How Master Sushi Chef Derek Wilcox Brought His Japanese Training to New York — Omakase
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– What I would say to my
mentors back in Japan, (speaking in Japanese) Good evening, welcome, how are you? I grew up in Virginia, northern Virginia,
suburban Washington D.C. I grew up eating pretty much
what everybody else eats, SpaghettiOs and macaroni and cheese. Being a foreigner living
and working in Japan, especially in a traditional
industry like that, you’re helpless at first,
kind of like an infant. This is okoze, called goblin fish or
scorpion fish or stonefish. And then, you kind of go through an adolescence or teenager year where you’re kind of rebelling against it and then, you go to the point where you realize that
rebelling against it isn’t helping you at all, and then, you’re basically an adult. These spines are venomous. There are these little poison sacs along the side of the spine. It’ll sit along the sea floor with these spines up to protect itself. You kind of have to, if you
just graze it with your fingers, you probably won’t get any venom, but if you stab yourself,
it injects the venom. Even when it’s not alive anymore,
it will inject the venom. And this guy won’t kill
you but it’s very painful. There’s some thrill about eating something that’s trying to kill you back. I actually did fugu before I did okoze. So, I was kind of over the
poisonous fish nervousness by that point. But really, the danger is really to the fishermen and the chef more than it is to the
diner with this fish. So the first thing you do
is to get the spines out by cutting down on each side. All right, I’m going to
have to move fairly quickly ’cause we don’t have a lot of time. So first you got to get the
eyes out, then the guts. Oh, this one has eggs, which is nice. My first day at Kikunoi (chuckling). So, Kikunoi is kind of famous in Japan for being a really,
really hard place to work. But I didn’t know that. We’ll serve more than 100,
150 people for dinner, which is large in Japan. It’s very traditional kaiseki, so you learn a lot of
traditional techniques across all of Japanese cuisine, not just say, sushi or tempura
or something like that. You learn the whole breadth
of technique, which is great. The first Michelin guide
came out in Kyoto in 2008, I think it was. And they got three stars, and they’ve kept the
three stars since then. Chef Murata is passionate about showing what’s incredible about Japanese cuisine and spreading it around the world. That’s probably the
reason why they let me in. They told me 16 hour days,
which was actually not true. It’s more than that. I wasn’t ready for that. I wanted an immersive, tough experience but nobody’s prepared for that. Most of the kids who go there
quit in the first two weeks. These are Japanese kids, of course, coming from top-level cooking schools, or were the children of famous chefs. And they quit in two weeks, most of them. I’ve done a lot of octopus, and this is the only way
I’ve ever done it, so. Let me get some of that ink off. And these are the eggs of the octopus. Here, you can see where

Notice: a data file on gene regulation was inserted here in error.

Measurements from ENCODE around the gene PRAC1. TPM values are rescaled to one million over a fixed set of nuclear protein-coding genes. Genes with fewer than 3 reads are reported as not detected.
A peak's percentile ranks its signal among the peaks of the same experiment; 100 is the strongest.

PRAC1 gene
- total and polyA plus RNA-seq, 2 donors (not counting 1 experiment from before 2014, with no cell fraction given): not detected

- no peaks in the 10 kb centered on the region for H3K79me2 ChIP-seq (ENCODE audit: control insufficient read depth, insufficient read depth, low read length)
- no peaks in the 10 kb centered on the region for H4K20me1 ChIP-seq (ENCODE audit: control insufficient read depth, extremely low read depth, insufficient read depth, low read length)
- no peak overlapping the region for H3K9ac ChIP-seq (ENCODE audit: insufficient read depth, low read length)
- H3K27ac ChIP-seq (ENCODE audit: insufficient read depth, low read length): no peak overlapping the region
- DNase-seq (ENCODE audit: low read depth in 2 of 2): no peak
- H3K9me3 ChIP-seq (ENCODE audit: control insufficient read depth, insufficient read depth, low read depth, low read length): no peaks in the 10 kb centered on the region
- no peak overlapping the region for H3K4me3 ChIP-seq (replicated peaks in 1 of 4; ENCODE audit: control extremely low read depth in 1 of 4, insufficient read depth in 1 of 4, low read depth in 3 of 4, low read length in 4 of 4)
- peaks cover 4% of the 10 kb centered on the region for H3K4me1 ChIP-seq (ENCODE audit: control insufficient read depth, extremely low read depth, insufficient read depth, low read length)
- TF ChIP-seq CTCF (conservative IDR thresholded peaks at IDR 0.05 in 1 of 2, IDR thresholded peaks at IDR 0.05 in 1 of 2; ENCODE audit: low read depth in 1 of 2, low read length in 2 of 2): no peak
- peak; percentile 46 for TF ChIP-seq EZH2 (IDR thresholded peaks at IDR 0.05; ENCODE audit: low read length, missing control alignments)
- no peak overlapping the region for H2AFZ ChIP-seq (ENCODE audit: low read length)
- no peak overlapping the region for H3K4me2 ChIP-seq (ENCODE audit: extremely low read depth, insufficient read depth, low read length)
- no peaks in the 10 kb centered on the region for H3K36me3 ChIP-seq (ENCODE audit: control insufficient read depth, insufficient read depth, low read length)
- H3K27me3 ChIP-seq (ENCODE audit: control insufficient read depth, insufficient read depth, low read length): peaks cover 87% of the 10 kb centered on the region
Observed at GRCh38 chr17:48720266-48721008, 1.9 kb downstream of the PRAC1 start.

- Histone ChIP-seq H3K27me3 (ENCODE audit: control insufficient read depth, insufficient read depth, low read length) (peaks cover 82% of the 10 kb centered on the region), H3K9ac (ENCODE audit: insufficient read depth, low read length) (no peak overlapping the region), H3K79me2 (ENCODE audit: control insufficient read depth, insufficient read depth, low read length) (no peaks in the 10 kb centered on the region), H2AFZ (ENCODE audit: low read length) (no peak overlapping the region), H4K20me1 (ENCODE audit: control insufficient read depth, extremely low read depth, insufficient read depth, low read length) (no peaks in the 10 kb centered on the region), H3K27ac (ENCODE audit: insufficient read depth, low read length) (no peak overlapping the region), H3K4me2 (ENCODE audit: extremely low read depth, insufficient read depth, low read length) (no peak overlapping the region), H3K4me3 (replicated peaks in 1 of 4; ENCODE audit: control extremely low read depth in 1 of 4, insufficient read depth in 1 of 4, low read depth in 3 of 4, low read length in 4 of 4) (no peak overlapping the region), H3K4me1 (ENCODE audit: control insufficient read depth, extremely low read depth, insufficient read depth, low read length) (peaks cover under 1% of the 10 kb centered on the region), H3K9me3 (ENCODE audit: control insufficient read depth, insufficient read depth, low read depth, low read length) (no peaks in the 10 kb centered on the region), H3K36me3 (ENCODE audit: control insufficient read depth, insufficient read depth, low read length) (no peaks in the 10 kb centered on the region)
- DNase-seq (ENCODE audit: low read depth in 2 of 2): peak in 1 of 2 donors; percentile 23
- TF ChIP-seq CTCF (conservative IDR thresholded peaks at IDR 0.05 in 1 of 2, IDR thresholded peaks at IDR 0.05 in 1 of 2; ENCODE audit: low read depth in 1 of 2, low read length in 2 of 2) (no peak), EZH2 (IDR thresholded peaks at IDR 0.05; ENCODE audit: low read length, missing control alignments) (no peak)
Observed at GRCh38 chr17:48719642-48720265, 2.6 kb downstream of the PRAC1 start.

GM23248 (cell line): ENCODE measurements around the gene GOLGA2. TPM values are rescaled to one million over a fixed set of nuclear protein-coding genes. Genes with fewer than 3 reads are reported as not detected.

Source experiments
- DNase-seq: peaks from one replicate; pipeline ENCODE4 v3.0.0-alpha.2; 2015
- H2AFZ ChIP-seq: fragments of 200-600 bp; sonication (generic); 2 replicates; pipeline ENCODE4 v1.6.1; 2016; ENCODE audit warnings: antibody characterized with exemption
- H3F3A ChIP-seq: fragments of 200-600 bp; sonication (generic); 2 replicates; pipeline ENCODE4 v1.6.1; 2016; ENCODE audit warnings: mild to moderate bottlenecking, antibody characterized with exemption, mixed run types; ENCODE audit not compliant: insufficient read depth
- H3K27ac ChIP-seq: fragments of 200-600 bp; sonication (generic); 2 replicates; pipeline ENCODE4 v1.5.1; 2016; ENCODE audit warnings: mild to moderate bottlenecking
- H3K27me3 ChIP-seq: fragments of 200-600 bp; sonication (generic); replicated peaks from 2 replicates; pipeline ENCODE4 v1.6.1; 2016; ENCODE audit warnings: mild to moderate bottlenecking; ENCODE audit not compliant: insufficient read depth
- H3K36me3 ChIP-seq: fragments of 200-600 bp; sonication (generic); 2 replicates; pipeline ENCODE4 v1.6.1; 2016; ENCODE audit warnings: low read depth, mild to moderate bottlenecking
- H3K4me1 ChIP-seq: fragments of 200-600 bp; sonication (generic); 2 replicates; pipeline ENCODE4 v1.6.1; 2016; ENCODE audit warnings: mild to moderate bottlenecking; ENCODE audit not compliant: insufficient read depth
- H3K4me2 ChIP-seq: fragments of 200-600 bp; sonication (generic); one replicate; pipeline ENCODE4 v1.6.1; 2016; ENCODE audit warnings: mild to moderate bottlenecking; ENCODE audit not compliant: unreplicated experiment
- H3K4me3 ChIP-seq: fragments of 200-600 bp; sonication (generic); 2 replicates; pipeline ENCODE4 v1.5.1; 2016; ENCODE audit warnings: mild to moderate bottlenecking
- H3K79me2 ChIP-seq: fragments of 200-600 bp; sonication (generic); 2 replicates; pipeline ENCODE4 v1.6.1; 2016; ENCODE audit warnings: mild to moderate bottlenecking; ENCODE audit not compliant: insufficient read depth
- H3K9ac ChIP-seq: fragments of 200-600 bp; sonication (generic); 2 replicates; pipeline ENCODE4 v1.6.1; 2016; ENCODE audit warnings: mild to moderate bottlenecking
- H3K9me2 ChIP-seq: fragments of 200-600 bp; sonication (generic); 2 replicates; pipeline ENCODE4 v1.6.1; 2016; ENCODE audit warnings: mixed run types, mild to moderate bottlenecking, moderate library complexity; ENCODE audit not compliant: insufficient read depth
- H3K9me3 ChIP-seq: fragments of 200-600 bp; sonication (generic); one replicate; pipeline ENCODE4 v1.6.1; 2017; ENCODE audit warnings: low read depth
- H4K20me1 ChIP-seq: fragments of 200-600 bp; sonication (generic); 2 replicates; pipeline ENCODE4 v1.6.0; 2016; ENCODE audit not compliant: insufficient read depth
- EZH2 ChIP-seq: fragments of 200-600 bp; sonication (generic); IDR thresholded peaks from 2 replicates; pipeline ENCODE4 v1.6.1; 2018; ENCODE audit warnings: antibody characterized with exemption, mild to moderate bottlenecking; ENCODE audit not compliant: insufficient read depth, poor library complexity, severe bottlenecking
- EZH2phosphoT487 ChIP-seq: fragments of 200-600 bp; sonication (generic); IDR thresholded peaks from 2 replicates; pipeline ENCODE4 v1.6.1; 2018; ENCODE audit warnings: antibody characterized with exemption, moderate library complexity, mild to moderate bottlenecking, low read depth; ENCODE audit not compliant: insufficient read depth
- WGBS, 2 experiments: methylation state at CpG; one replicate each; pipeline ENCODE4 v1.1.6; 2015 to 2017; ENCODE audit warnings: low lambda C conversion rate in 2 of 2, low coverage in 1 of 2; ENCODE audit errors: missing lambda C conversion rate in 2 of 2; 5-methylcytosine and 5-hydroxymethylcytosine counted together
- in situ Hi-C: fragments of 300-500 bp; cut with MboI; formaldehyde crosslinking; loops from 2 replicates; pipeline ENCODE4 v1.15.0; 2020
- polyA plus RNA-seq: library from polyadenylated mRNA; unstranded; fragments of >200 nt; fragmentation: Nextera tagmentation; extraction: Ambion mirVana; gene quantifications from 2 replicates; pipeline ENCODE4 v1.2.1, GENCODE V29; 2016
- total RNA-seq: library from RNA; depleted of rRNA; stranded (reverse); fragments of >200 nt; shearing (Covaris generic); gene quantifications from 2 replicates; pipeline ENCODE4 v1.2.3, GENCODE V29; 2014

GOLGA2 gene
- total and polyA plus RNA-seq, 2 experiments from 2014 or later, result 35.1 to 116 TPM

the membrane is broken, you can see the individual eggs, they’re very small, very tasty. This is a coarse, flake-style sea salt. You don’t want to use like, kosher salt ’cause it’ll give it a strange flavor. I think after about six months,
your body kind of adjusts, and it gets little easier
in terms of physically. And then, you start to
get more responsibilities and then it gets tough again. I think not knowing
what’s going on so much, and not understanding when
I was being chewed out in Japanese, at least at first, kind of helped me, maybe to stick it out. I ended up staying there
almost seven years. I probably didn’t settle in
until about my sixth year, in terms of not just the language but also just fitting in in
the social environment at work. Now this octopus is squeaky clean. All the slime is out
and we cut into pieces. And you can either leave the siphon on the tentacles, I’d take it off, I’d take it off and
butterfly open the head, and then split the tentacles
starting here at the back. And this one’s already had
the beak removed in Japan. So, they’ll kind of attack each other and you’ll get this like, bite marks if they don’t
remove the beak, so. (thudding) It’s almost like, if you
give someone a massage, kind of like, a deep massage, and you kind of feel that
there’s knots in their muscles, that’s what it feels like. (tapping) This is zarame. This is basically a Japanese version of demerara or turbinado sugar. It’s a raw sugar or washed
sugar from southern Japan, where they do sugarcane production. You put in the tentacles by kind of dipping them and
pulling them out a little bit, and dipping them and pulling them out. And that’s to get a nice
curl on the tentacle. Then the head can go in too. After working in Kikunoi for seven years, I was thinking of coming
back to the United States, but I realized that in the U.S., sushi is by far the most
important Japanese cuisine. Just to have the professional skill, I wanted to train in sushi
for at least a few more years. So I went to Tokyo and
trained at Sushi Aoki in Ginza for another three years
before I came back. Kaiseki in Kyoto, is